EMPLOYER RESPONSIBILITIES: Under the Occupational Health and Safety Act, all employers must take every reasonable precaution to protect the health and safety of their workers in the workplace. This includes protecting workers against the risk of workplace violence.Occupational Health and Safety Act In addition, the Canada Labour Code specifically addresses workplace violence, stating that employers are required to take specific steps to prevent and protect against workplace violence.Canada Labour Code Your employer is directly responsible for: ensuring you have a safe, secure, and healthy work environment; ensuring early response to possible signs of threat or violence; ensuring all alleged threats are investigated in a timely, appropriate, and effective manner.
Violence in the Workplace SO – WHAT ARE THE SIGNS OF A SAFE WORKPLACE? Respect and consideration for all employees. Response to employee issues and reports of potential/perceived violence. Fair practices and absence of discrimination – race, sex, religion, etc. Attention to security issues such as compliance with occupational health and safety and other legislations, such as working alone legislation, etc. Effective management/leadership. Development and implementation of policies and procedures, and consequences, that are applied consistently, fairly, and as necessary.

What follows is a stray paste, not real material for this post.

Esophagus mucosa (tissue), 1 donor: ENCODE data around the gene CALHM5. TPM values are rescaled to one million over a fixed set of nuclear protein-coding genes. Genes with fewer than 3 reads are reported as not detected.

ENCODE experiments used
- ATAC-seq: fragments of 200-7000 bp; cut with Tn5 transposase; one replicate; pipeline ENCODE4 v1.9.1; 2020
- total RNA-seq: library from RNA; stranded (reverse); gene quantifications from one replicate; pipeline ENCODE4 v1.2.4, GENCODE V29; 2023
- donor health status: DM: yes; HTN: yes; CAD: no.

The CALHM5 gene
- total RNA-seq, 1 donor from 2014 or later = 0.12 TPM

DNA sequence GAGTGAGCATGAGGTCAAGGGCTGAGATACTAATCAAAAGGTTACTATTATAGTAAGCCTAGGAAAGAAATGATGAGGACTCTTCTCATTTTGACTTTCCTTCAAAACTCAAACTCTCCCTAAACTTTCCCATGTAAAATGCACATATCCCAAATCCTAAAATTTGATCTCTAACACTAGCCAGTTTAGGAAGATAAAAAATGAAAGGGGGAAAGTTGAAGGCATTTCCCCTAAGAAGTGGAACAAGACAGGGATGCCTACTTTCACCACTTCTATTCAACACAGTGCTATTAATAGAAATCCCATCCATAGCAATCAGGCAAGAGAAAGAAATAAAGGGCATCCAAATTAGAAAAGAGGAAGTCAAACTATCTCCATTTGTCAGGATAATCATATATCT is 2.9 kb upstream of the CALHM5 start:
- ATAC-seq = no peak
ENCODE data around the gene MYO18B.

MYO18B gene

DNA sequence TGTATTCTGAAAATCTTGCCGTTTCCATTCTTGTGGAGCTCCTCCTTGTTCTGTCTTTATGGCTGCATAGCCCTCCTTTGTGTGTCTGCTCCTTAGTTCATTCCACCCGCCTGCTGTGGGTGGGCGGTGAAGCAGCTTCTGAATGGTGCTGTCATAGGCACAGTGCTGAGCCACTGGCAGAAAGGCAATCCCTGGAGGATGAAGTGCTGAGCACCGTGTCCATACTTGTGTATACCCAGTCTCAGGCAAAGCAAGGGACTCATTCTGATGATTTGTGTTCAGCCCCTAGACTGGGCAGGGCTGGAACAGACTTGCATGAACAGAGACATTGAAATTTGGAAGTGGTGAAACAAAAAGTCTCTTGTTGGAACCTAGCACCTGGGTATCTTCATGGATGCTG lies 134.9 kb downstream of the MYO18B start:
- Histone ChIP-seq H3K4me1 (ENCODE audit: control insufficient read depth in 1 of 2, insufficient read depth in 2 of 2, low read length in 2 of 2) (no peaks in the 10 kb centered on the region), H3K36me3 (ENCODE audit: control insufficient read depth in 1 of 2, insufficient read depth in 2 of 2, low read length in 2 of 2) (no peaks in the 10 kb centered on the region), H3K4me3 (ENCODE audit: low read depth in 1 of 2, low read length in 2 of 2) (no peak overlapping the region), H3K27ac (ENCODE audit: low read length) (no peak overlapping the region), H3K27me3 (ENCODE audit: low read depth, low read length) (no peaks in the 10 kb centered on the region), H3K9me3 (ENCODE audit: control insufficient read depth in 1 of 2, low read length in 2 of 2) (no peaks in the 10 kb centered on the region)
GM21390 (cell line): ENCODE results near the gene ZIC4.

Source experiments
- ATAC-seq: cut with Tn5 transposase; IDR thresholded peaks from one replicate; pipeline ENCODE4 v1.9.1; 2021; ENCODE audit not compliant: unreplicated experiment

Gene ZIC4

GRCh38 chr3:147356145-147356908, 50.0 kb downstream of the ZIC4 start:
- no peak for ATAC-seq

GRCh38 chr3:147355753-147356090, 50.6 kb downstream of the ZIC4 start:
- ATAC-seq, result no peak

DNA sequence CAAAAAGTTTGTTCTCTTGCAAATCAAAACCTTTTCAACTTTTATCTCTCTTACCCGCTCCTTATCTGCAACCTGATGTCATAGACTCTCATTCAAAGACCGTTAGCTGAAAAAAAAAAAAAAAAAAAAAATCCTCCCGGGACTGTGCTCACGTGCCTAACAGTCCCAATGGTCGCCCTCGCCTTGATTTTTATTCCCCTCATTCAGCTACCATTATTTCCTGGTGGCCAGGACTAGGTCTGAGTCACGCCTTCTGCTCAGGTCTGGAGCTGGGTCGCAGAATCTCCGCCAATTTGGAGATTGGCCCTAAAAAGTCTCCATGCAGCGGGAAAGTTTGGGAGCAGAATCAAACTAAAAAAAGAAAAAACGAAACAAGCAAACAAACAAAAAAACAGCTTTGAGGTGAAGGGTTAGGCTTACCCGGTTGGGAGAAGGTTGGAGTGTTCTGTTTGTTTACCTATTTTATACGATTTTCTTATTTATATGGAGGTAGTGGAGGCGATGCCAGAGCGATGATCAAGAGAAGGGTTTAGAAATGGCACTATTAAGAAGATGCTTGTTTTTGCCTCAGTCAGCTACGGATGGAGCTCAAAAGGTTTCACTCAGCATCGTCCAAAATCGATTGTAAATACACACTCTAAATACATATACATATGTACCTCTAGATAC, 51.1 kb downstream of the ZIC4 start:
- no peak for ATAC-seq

TEST YOURSELF Read the sentences below. Write the missing words to each sentence on a piece of paper. There could be more than one right answer for some questions; choose one answer only in these cases. 1.______________ is an example of internal workplace violence. 2.As an employee, one of your biggest responsibilities is to ________ any incidents of workplace violence. 3.Signs of a healthy workplace are ___________ and _______________ for all employees. Click here for the answers. Violence in the Workplace